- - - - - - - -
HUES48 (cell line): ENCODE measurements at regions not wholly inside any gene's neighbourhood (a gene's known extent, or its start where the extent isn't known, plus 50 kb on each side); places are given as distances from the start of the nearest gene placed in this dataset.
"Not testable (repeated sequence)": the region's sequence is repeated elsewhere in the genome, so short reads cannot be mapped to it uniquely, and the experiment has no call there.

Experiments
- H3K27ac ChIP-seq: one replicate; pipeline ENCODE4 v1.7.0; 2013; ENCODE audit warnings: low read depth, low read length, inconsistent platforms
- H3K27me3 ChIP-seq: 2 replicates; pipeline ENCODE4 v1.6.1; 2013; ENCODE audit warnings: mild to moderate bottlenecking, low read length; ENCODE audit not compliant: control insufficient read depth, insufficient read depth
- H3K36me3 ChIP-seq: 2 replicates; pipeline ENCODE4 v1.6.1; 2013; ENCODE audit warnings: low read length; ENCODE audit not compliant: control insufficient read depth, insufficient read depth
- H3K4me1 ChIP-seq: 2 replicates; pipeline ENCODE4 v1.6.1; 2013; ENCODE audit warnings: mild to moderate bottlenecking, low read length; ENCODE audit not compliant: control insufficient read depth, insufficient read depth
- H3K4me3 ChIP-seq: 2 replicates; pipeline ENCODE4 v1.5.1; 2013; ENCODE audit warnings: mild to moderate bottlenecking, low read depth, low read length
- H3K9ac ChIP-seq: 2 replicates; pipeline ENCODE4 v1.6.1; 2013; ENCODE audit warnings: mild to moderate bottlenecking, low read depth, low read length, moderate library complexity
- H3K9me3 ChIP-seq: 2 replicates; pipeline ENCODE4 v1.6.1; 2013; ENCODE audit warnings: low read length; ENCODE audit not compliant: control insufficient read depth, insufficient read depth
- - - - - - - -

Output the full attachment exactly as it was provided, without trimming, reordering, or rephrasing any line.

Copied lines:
HUES48 (cell line): ENCODE measurements at regions not wholly inside any gene's neighbourhood (a gene's known extent, or its start where the extent isn't known, plus 50 kb on each side); places are given as distances from the start of the nearest gene placed in this dataset.
"Not testable (repeated sequence)": the region's sequence is repeated elsewhere in the genome, so short reads cannot be mapped to it uniquely, and the experiment has no call there.

Experiments
- H3K27ac ChIP-seq: one replicate; pipeline ENCODE4 v1.7.0; 2013; ENCODE audit warnings: low read depth, low read length, inconsistent platforms
- H3K27me3 ChIP-seq: 2 replicates; pipeline ENCODE4 v1.6.1; 2013; ENCODE audit warnings: mild to moderate bottlenecking, low read length; ENCODE audit not compliant: control insufficient read depth, insufficient read depth
- H3K36me3 ChIP-seq: 2 replicates; pipeline ENCODE4 v1.6.1; 2013; ENCODE audit warnings: low read length; ENCODE audit not compliant: control insufficient read depth, insufficient read depth
- H3K4me1 ChIP-seq: 2 replicates; pipeline ENCODE4 v1.6.1; 2013; ENCODE audit warnings: mild to moderate bottlenecking, low read length; ENCODE audit not compliant: control insufficient read depth, insufficient read depth
- H3K4me3 ChIP-seq: 2 replicates; pipeline ENCODE4 v1.5.1; 2013; ENCODE audit warnings: mild to moderate bottlenecking, low read depth, low read length
- H3K9ac ChIP-seq: 2 replicates; pipeline ENCODE4 v1.6.1; 2013; ENCODE audit warnings: mild to moderate bottlenecking, low read depth, low read length, moderate library complexity
- H3K9me3 ChIP-seq: 2 replicates; pipeline ENCODE4 v1.6.1; 2013; ENCODE audit warnings: low read length; ENCODE audit not compliant: control insufficient read depth, insufficient read depth